Panel discusses issues facing women in trucking industry

What’s the truth about women in the U.S. trucking industry?

A panel discussion at the recent Great American Trucking Show in Dallas actually found several:

  • Some women have issues with the design of trucks
  • Others are concerned with the amount of home time they have
  • Many worry about finding adequate, safe parking
  • Most don’t want any special treatment by their employers or shippers and receivers
  • All want to be respected for what they do
Women trucking panel members (from left) Ellen Voie, Sylvia Heinrch, Linda Longton, Mark Willis & Tim Aschoff.Women trucking panel members (from left) Ellen Voie, Sylvia Heinrch, Linda Longton, Mark Willis & Tim Aschoff.

Those were among the topics covered by the panel discussion organized by Crete Carrier and moderated by Jessica Byrne.

Panel members included:

  • Crete driver/trainer Silvia Heinrich
  • Crete COO Tim Aschoff
  • Randall-Reilly VP for Editorial and Research Linda Longton
  • Women in Trucking President and CEO Ellen Voie
  • Sirius XM Radio’s Road Dog Radio’s Mark Willis

“Women don’t want to be treated differently,” said Longton, adding that women go into the profession “with eyes open” and understand the reality of joining a male-dominated field.  

When it comes to home time, it’s all about what works for the individual. Some women, like men who drive, want to be home every day while others are happy being out for a month at a time.

Heinrich said she is home once a month, and that suits her just fine.

Aschoff believes the answer is to provide sufficient options to suit individual drivers. He said his company created a flexible structure that offers opportunities for drivers to be home once or twice a week, every seven days, every 14 days or every 21 days.

“We try to find out what works for each individual,” said Aschoff.

Willis said fleets are also trying to show women there are opportunities outside the cab as well. They have more women in various office positions and in management spots

Voie pointed out a concern WIT has pursued is truck cab design. She said many women are smaller than men and would like seats designed to make it easier to reach the truck’s pedals. Others, according to Voie, have suggested that steps and hand rails be adjusted to better accommodate women, and an alarm that could be triggered in case of an emergency could be added.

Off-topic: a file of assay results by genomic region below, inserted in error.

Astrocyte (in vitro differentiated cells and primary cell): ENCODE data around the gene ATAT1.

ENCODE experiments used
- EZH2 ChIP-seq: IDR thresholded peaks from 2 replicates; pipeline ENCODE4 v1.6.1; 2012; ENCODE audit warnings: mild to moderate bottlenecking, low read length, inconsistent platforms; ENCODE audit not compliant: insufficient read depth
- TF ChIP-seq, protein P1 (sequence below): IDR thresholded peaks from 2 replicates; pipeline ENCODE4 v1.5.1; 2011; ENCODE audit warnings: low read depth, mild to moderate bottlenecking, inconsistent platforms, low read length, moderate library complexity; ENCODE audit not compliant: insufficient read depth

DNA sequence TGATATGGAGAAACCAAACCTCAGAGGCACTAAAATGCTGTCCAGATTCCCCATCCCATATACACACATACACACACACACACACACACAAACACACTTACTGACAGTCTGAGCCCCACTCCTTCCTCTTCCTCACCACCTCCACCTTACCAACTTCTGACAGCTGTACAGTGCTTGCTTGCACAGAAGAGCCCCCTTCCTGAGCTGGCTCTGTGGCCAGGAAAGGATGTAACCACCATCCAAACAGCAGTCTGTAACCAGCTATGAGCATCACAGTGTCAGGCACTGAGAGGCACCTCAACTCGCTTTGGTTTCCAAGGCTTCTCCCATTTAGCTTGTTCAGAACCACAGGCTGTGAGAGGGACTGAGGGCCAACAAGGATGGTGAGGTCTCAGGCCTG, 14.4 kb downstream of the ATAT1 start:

She added that WIT is advocating with OEMs for such changes and urges fleets to spec more trucks with their women drives in mind.  

Safety is especially important for women drivers when it comes to parking.

Longton said women are especially aware of their surroundings when at a truck stop. She said a recent survey of women drivers performed by Randall-Reilly found that access to safe, well-lit parking is a primary concern of women drivers. She said some drivers said they have a dog that rides with them to enhance their safety on the road.

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Aschoff said all three major truck stop companies are focused on the issue of providing sufficient parking.

Heinrich said she always looks for the safest place to park when she stops, and talks on the phone with someone when walking between her truck and the truck stop building.

The image of the industry also needs work if it wishes to attract more women.

Longton said Overdrive’s annual “Most Beautiful” competition is meant to show that the field is not just for “big, burly men.”

Voie added that WIT has worked to create a trucking-related merit badge for Girl Scouts, to help show trucks are for girls as well.

In the end, Aschoff said it’s all about respect.

“Everyone wants to be treated with respect,” he said. “We need to treat each other with the respect we (ourselves) would want.”